A new report out from the Safe Routes Partnership and the YMCA of the USA analyzes state policy in all 50 states plus the District of Columbia to provide a snapshot of each state’s support for walking, biking, and physical activity. The report cards were generated by evaluating each state across a total of 28 indicator areas, divided into four core topic areas (see box below). In each of these areas, states have the opportunity to play a significant role—through policies, funding, and other support—in increasing the number of youth and adults walking, bicycling, and being physically active. This information also gives an idea on how the states are improving, as the states were also scored in 2016 and 2018.

California tops the rankings, with a “Building Speed” rank along with Massachusetts. (Click on the picture for a larger image.)

The complete California score sheet is below.  (Click on the picture for a larger image.)

Core Topic Areas Scored in Study

  • Complete Streets and Active Transportation Policy and Planning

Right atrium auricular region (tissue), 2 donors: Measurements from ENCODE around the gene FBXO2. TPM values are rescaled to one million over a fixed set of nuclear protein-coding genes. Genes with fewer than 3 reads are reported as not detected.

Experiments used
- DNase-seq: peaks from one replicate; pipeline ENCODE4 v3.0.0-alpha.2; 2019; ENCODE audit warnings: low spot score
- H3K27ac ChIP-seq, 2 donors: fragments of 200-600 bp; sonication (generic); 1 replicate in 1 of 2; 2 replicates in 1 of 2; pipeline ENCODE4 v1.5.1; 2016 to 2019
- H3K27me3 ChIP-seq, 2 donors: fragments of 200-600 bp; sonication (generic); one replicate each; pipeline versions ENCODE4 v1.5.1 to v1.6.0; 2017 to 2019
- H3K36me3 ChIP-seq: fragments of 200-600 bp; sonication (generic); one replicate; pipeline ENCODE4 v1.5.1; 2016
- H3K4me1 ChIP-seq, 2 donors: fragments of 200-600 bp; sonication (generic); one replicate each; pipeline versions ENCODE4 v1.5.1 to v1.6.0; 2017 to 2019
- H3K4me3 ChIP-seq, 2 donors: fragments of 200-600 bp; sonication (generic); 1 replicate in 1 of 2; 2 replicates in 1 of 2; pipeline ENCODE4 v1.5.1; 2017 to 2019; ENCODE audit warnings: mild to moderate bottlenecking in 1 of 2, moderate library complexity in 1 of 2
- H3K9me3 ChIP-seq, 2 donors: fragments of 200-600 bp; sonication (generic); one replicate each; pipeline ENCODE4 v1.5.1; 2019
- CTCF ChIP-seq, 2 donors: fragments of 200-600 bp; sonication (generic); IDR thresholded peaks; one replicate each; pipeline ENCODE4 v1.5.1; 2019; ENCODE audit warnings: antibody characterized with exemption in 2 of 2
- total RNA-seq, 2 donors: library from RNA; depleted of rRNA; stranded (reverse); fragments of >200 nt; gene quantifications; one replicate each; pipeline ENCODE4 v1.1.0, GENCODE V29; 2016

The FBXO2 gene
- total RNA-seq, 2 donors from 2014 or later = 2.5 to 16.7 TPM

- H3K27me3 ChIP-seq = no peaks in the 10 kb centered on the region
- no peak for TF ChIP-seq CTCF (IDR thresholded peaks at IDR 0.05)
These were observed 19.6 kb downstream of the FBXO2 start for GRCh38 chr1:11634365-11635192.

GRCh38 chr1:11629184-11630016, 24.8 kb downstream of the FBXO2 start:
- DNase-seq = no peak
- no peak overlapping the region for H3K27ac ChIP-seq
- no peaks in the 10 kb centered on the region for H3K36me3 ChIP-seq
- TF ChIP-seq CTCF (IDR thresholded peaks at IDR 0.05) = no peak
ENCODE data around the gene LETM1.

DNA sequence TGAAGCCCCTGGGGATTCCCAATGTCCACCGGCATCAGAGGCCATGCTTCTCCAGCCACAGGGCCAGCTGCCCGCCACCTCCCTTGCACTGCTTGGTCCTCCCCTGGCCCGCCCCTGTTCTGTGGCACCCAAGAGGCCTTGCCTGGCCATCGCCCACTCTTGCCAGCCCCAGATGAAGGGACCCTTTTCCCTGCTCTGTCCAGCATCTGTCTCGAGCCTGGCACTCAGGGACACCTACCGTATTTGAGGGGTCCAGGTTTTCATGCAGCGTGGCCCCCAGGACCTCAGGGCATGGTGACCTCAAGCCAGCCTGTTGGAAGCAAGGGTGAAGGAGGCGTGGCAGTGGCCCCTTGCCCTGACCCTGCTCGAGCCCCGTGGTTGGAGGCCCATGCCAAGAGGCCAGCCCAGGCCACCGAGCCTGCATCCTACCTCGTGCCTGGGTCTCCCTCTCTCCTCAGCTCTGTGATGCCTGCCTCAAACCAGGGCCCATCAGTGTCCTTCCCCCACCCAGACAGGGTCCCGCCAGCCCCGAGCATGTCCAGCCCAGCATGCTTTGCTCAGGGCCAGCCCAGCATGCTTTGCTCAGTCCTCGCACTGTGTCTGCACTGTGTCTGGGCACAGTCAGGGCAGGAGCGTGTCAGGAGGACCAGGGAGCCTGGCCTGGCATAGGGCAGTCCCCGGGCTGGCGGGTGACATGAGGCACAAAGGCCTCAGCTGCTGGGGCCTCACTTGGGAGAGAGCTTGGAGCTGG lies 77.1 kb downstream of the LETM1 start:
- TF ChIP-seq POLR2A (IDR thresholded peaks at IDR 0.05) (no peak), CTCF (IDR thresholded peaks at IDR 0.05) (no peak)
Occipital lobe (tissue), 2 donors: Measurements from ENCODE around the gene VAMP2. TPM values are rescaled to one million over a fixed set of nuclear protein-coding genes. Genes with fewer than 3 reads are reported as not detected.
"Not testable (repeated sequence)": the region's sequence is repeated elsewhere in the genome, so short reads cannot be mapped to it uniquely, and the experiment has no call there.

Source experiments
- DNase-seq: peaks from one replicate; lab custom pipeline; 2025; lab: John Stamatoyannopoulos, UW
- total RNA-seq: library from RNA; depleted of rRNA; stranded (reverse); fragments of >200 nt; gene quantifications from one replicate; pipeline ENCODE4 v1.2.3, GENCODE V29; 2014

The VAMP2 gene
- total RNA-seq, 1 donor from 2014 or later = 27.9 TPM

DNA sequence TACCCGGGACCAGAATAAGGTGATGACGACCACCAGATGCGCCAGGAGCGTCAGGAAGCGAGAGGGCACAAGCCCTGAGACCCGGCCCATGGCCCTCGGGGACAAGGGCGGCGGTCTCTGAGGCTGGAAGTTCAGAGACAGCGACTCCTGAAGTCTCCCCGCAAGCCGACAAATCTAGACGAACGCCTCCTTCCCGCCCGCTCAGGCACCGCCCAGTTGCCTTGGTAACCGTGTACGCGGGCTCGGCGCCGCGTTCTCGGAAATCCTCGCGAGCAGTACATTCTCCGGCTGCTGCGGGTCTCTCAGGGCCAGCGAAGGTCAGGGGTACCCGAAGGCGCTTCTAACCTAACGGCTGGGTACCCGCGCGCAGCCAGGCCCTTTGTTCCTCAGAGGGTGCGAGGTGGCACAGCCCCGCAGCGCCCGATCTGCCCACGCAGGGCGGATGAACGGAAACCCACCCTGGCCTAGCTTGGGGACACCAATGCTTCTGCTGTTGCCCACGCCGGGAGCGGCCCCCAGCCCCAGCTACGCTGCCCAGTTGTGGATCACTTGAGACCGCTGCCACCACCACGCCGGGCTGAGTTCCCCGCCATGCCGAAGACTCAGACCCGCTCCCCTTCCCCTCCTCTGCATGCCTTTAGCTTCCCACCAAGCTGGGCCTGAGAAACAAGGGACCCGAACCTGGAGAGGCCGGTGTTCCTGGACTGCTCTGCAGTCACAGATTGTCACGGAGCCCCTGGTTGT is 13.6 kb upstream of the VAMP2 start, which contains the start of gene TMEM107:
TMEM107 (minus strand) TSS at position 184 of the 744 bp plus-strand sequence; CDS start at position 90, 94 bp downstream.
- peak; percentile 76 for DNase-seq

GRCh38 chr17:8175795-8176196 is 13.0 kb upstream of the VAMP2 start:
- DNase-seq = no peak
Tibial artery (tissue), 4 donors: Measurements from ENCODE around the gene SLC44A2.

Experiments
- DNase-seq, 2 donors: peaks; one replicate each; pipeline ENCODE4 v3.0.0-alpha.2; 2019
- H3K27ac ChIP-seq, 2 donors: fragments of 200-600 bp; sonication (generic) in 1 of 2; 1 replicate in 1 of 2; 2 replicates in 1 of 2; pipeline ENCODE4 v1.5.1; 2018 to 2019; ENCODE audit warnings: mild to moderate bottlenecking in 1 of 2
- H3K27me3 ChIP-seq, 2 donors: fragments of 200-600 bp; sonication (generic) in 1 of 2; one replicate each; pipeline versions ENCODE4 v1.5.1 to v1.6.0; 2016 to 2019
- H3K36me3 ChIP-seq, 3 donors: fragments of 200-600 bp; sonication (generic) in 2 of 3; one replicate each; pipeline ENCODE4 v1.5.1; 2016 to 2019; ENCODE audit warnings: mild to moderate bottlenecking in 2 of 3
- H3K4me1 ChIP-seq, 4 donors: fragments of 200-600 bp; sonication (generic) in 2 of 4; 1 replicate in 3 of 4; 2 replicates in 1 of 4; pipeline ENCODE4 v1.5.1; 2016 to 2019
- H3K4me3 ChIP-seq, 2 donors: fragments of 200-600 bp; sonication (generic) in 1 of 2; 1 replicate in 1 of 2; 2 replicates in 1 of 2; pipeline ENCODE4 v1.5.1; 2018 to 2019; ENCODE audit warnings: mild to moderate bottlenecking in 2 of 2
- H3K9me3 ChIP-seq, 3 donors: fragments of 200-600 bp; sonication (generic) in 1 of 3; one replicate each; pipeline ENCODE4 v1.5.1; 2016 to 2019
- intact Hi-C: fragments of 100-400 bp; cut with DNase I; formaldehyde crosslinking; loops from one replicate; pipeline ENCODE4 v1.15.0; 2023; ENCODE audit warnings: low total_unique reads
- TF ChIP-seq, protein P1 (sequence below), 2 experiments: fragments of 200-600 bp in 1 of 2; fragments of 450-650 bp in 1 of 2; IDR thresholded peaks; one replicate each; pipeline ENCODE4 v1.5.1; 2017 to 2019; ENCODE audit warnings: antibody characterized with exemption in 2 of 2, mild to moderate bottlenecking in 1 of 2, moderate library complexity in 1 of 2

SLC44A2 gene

• Federal and State Active Transportation Funding
  • Safe Routes to School Funding and Supportive Practices
  • Active Neighborhoods and Schools.

Where California is excelling, and where we need more work

The findings show that while California is doing very well compared to other states, more needs to be done.

Key areas where California is excelling are our state support for transportation alternatives and funding for active transportation within California, both with perfect or near-perfect scores. This includes funding and support for Complete Streets policies. Of course, this support can also vary amongst locally municipalities within California. In Cupertino, the City Council declined in June 2020 to create a Complete Streets Commission unlike several other neighboring cities. The Cupertino Bicycle Pedestrian Commission also decided to not work on creating a new Bicycle and Pedestrian Transportation Plan for next year, though the current (Bicycle) one expires in 2021.

California, like all states, still has work to do. Supportive funding is very low for Safe Routes to School, including funding for non-infrastructure work, such as education and grants. The State of California doesn’t support (monetarily) using school facilities for local recreation, though local school districts FUHSD and CUSD do allow it on some of their properties.

For information on all the states’ report cards, click here to access the full report.

A special thank you to Cupertino Safe Routes to School Coordinator, Cherie Walkowiak, for sharing the Safe Routes Partnership information with local residents. 

The contents of this article are solely the opinion of the author and Walk-Bike Cupertino.